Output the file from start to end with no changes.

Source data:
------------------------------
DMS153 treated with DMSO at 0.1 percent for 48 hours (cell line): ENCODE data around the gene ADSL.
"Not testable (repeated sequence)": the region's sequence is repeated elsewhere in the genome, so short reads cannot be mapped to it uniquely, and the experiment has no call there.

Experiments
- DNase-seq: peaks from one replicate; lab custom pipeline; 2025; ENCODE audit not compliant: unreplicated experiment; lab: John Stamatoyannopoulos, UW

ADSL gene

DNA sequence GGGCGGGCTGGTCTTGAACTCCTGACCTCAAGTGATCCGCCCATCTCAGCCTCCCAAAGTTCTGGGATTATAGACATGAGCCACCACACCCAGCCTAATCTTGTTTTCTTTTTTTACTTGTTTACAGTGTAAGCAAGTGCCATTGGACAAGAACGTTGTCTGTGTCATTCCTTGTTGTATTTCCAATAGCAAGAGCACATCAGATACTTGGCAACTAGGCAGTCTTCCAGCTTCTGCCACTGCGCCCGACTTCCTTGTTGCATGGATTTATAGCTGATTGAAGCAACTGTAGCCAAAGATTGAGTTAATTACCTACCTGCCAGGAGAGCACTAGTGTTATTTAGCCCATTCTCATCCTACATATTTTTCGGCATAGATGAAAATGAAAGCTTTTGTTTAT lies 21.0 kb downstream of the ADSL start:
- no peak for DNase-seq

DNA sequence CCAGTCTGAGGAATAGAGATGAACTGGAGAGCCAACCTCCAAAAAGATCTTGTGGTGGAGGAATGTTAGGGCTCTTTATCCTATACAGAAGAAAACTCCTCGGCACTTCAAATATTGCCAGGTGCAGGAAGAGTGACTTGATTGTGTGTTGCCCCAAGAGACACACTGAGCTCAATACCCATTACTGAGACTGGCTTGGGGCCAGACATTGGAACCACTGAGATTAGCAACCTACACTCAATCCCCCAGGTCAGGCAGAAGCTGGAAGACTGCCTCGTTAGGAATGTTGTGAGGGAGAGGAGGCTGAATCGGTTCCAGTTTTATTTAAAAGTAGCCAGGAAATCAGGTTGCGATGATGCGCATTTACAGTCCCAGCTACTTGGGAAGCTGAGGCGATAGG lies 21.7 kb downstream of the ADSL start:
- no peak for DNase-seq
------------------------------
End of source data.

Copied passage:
DMS153 treated with DMSO at 0.1 percent for 48 hours (cell line): ENCODE data around the gene ADSL.
"Not testable (repeated sequence)": the region's sequence is repeated elsewhere in the genome, so short reads cannot be mapped to it uniquely, and the experiment has no call there.

Experiments
- DNase-seq: peaks from one replicate; lab custom pipeline; 2025; ENCODE audit not compliant: unreplicated experiment; lab: John Stamatoyannopoulos, UW

ADSL gene

DNA sequence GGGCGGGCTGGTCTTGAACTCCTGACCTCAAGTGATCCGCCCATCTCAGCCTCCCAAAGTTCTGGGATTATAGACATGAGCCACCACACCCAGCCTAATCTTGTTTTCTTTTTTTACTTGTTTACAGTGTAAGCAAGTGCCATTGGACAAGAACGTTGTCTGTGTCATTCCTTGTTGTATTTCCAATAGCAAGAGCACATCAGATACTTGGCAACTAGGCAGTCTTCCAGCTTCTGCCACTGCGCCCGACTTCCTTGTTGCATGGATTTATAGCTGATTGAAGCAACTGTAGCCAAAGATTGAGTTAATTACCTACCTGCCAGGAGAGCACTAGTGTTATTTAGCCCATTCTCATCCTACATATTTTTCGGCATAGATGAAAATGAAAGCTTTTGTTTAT lies 21.0 kb downstream of the ADSL start:
- no peak for DNase-seq

DNA sequence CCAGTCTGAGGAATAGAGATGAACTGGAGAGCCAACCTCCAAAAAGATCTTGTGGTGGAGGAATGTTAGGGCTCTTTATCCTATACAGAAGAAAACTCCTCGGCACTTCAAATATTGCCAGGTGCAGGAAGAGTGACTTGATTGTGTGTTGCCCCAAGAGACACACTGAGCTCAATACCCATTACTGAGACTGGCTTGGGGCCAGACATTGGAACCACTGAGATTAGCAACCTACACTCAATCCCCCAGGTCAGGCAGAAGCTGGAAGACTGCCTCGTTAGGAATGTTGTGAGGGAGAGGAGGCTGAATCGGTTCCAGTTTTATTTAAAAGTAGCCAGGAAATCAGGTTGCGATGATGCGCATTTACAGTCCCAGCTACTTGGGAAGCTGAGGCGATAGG lies 21.7 kb downstream of the ADSL start:
- no peak for DNase-seq